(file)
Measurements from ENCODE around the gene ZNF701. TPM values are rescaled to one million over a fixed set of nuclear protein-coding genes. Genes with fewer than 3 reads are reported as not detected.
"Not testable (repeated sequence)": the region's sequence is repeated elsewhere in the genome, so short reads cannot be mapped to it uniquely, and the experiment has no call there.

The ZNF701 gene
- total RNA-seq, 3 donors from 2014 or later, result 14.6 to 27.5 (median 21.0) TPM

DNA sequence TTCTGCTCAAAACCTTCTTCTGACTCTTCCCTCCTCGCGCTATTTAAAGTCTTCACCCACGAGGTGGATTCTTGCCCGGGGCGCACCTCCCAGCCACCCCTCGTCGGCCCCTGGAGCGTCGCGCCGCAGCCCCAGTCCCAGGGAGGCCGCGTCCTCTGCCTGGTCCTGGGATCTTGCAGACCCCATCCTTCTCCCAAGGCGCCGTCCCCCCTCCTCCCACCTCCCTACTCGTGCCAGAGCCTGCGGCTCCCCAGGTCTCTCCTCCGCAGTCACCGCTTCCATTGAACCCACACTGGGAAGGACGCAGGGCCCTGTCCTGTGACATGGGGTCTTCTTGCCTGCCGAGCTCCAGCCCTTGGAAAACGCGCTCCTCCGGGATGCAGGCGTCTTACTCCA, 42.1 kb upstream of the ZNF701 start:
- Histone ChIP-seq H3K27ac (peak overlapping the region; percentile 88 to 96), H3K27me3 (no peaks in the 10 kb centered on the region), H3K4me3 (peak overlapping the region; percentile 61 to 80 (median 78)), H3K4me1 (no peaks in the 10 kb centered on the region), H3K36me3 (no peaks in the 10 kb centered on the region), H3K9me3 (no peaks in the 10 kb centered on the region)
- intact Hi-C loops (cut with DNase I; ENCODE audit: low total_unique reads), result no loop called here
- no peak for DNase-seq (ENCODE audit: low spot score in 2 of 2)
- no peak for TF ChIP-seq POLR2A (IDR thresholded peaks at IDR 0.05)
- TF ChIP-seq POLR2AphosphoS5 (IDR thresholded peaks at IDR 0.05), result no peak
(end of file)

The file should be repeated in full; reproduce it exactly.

Measurements from ENCODE around the gene ZNF701. TPM values are rescaled to one million over a fixed set of nuclear protein-coding genes. Genes with fewer than 3 reads are reported as not detected.
"Not testable (repeated sequence)": the region's sequence is repeated elsewhere in the genome, so short reads cannot be mapped to it uniquely, and the experiment has no call there.

The ZNF701 gene
- total RNA-seq, 3 donors from 2014 or later, result 14.6 to 27.5 (median 21.0) TPM

DNA sequence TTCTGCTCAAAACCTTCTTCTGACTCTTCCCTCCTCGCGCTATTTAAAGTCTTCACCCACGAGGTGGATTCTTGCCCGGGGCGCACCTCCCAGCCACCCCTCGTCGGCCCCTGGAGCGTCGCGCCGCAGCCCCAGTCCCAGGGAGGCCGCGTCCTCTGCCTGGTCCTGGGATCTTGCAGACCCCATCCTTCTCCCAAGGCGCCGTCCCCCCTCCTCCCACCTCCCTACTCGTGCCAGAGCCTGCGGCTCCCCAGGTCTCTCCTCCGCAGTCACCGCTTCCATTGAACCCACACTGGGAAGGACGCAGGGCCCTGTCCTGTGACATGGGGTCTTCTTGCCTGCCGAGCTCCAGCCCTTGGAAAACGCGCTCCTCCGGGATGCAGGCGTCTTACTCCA, 42.1 kb upstream of the ZNF701 start:
- Histone ChIP-seq H3K27ac (peak overlapping the region; percentile 88 to 96), H3K27me3 (no peaks in the 10 kb centered on the region), H3K4me3 (peak overlapping the region; percentile 61 to 80 (median 78)), H3K4me1 (no peaks in the 10 kb centered on the region), H3K36me3 (no peaks in the 10 kb centered on the region), H3K9me3 (no peaks in the 10 kb centered on the region)
- intact Hi-C loops (cut with DNase I; ENCODE audit: low total_unique reads), result no loop called here
- no peak for DNase-seq (ENCODE audit: low spot score in 2 of 2)
- no peak for TF ChIP-seq POLR2A (IDR thresholded peaks at IDR 0.05)
- TF ChIP-seq POLR2AphosphoS5 (IDR thresholded peaks at IDR 0.05), result no peak